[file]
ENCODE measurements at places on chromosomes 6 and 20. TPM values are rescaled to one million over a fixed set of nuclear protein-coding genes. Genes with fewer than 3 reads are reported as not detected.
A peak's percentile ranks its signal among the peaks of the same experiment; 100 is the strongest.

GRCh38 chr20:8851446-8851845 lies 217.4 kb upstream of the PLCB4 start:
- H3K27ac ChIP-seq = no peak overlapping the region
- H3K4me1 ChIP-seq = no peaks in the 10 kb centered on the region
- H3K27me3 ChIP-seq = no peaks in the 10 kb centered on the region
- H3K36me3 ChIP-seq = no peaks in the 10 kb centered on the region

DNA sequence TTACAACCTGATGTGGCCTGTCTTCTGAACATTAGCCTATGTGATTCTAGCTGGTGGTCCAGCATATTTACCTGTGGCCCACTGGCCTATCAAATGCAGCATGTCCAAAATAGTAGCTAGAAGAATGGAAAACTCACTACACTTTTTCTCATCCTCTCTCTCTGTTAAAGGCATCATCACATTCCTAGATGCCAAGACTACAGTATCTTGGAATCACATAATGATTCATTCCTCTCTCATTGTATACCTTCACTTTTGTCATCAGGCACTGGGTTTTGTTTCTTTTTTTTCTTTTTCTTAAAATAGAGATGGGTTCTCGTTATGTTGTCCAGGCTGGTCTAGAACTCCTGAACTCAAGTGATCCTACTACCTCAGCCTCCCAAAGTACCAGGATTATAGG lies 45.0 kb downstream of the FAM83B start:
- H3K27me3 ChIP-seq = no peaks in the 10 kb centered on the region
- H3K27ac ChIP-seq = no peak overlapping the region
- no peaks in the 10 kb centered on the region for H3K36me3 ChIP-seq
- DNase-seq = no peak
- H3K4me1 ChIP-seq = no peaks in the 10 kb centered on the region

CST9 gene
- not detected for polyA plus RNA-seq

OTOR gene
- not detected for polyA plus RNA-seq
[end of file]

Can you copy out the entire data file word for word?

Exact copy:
ENCODE measurements at places on chromosomes 6 and 20. TPM values are rescaled to one million over a fixed set of nuclear protein-coding genes. Genes with fewer than 3 reads are reported as not detected.
A peak's percentile ranks its signal among the peaks of the same experiment; 100 is the strongest.

GRCh38 chr20:8851446-8851845 lies 217.4 kb upstream of the PLCB4 start:
- H3K27ac ChIP-seq = no peak overlapping the region
- H3K4me1 ChIP-seq = no peaks in the 10 kb centered on the region
- H3K27me3 ChIP-seq = no peaks in the 10 kb centered on the region
- H3K36me3 ChIP-seq = no peaks in the 10 kb centered on the region

DNA sequence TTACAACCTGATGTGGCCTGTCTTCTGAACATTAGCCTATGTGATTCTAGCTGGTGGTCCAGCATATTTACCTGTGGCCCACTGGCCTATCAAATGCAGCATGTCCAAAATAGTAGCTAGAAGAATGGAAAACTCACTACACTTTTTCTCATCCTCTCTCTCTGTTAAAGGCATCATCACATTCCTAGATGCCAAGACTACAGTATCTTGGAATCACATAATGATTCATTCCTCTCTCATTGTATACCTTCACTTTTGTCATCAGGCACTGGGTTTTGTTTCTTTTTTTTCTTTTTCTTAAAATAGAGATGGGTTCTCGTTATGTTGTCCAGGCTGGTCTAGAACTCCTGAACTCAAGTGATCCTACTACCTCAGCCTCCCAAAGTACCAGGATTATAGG lies 45.0 kb downstream of the FAM83B start:
- H3K27me3 ChIP-seq = no peaks in the 10 kb centered on the region
- H3K27ac ChIP-seq = no peak overlapping the region
- no peaks in the 10 kb centered on the region for H3K36me3 ChIP-seq
- DNase-seq = no peak
- H3K4me1 ChIP-seq = no peaks in the 10 kb centered on the region

CST9 gene
- not detected for polyA plus RNA-seq

OTOR gene
- not detected for polyA plus RNA-seq